This viaduct, 'A' listed, should not to be confused with the now demolished Ballinluig Viaduct which crossed the River Tummel and was just to the east. This bridge crosses the River Tay. The bridges were very similar in appearance. Both were designed by Joseph Mitchell.
This viaduct notably appears in John Thomas' Forgotten Railways: Scotland book showing a VW camper van crossing the bridge on a page showing railways which became walkways.
This former single track railway viaduct on the closed Aberfeldy Branch is west of Ballinluig junction and station. The viaduct has two 137ft lattice spans and a 41ft plate girder span at either end. It crosses the River Tay. The bridge has turrets. It was built to a design by Joseph Mitchell, not dissimilar to other viaducts on the line built to be attractive for local landowners' pleasure. Ironwork was supplied by Sir William Fairbairn & Co. It opened in 1865.
Some time after closure of the railway, in 1965, the bridge transferred to the local estate and was used as a private road bridge for several years. The bridge provides a considerable shortcut from Logierait to Balnamuir.
There was doubt about the future of the bridge in the 1990s, the maintenance costs of the bridge being somewhat large for the estate to bear.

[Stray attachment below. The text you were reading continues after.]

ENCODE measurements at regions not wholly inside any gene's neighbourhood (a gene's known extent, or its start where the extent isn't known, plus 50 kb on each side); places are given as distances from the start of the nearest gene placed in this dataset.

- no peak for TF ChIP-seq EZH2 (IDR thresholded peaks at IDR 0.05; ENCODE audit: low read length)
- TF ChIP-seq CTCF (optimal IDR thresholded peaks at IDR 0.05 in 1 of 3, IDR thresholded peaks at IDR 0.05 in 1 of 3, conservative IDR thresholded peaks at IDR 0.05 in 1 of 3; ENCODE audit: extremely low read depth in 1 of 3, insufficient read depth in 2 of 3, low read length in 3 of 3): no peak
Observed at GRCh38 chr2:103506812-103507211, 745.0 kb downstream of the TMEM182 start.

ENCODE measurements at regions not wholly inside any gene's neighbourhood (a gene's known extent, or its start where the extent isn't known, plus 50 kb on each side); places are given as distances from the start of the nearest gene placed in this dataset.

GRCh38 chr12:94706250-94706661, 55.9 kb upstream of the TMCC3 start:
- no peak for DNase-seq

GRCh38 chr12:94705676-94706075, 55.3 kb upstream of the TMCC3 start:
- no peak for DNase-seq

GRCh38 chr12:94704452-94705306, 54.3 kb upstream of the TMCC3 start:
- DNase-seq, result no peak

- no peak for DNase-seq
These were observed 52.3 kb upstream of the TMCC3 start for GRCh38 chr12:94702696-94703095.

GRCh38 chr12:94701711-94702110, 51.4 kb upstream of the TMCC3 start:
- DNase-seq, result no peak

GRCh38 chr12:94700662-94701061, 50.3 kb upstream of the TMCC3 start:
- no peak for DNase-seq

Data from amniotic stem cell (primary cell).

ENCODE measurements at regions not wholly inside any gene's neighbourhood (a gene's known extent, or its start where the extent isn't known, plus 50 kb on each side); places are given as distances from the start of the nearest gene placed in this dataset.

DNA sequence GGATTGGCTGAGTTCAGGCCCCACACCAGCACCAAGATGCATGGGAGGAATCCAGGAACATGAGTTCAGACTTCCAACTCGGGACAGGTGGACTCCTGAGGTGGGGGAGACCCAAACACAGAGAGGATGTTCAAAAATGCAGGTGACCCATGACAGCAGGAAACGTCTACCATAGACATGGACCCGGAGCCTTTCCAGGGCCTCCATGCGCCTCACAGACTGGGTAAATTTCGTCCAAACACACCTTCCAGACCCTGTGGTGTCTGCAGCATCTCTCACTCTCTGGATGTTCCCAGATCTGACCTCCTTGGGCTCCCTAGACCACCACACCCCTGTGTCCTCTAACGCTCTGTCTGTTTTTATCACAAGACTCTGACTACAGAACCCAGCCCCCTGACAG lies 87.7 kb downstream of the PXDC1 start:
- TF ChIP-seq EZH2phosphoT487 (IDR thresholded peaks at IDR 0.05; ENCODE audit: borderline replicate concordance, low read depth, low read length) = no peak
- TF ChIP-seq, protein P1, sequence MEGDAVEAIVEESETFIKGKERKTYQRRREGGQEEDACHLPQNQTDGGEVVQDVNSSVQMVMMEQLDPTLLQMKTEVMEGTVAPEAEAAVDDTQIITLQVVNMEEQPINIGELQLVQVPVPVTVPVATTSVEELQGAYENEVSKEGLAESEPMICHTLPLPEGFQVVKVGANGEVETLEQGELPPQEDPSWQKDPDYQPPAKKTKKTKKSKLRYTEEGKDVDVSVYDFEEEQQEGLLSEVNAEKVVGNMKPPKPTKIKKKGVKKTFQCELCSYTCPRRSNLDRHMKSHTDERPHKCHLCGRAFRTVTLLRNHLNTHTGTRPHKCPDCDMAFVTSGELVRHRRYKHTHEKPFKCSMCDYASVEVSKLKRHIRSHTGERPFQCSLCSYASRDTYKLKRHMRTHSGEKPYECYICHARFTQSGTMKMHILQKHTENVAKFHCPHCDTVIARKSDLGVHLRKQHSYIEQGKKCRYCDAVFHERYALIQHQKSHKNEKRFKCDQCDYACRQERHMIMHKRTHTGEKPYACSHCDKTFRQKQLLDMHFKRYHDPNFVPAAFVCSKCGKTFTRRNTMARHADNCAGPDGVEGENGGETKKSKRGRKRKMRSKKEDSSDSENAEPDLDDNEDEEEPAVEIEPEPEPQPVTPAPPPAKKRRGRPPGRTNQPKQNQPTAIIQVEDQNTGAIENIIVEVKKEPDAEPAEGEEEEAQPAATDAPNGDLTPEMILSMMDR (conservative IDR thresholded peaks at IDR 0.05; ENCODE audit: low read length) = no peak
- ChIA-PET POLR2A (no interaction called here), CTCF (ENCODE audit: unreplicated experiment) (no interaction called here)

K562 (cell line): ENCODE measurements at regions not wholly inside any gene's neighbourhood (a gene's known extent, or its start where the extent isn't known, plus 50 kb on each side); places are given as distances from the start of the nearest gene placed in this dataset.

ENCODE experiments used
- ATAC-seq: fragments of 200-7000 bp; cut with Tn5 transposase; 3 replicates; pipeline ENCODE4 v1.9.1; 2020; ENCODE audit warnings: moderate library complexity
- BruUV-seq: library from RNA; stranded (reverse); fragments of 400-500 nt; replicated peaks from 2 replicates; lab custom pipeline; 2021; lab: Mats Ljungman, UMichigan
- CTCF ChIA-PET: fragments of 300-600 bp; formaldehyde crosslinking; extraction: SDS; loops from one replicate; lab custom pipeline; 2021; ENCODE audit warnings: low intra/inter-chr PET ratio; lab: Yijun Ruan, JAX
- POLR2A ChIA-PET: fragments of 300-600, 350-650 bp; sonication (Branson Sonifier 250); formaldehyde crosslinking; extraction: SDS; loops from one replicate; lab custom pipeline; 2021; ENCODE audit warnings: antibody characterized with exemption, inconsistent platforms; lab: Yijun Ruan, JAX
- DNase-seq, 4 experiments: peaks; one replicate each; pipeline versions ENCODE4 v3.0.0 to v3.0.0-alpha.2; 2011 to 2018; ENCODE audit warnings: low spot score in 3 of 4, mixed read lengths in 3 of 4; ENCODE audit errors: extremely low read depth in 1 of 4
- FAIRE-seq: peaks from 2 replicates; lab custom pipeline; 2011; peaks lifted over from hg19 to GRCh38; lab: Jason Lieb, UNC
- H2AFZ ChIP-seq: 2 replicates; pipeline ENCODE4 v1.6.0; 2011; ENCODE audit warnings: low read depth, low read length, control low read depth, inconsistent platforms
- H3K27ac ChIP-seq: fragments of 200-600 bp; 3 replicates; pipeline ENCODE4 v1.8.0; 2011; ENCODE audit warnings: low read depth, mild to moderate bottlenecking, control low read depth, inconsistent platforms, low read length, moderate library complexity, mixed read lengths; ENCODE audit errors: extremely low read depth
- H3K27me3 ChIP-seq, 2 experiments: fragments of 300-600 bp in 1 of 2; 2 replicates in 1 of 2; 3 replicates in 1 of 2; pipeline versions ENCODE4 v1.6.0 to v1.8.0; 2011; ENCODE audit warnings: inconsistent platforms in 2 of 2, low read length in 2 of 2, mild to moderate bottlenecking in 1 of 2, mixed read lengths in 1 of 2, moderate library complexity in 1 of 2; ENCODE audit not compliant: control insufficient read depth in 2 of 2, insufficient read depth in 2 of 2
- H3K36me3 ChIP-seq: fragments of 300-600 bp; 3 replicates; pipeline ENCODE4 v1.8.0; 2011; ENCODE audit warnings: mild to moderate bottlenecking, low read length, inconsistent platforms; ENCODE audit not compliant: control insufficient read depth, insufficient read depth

The viaduct is now in community ownership and bears a plaque reading:
The Tay Viaduct, Logierait.
First opened in 1865 by the Inverness and Perth Junction Railway (later to become the Highland Railway), the Tay Viaduct passed into the hands of Kinnaird Estate in 1964 [sic] after the last train had crossed the bridge on 1st May of that year. In 1994 the estate gifted it to the local community which founded the Logierait Bridge Company (a company limit by guardantee with charitable status) to hold it.
In 2000/01 it was comprehensively restored at a cost of around £400,000 and re-opened as a community-owned road bridge.
The repainting of the viaduct is thought to be the first since the 1930s.
Dunkeld and Birnam
Black Island Platform
| Ballinluig Viaduct|
Blair Athol Distillery
Pitlochry Festival Theatre
Pitlochry Fish Ladder
St Mary's Church Grandtully
|Location names in dark blue are on the same original line.|
Avoiding a toll
A toll was payable to John Stewart-Murray, the 7th Duke of Atholl, for the neighbouring ferry over the River Tummel. Pedestrians crossing the bridge were not unknown, avoiding the toll.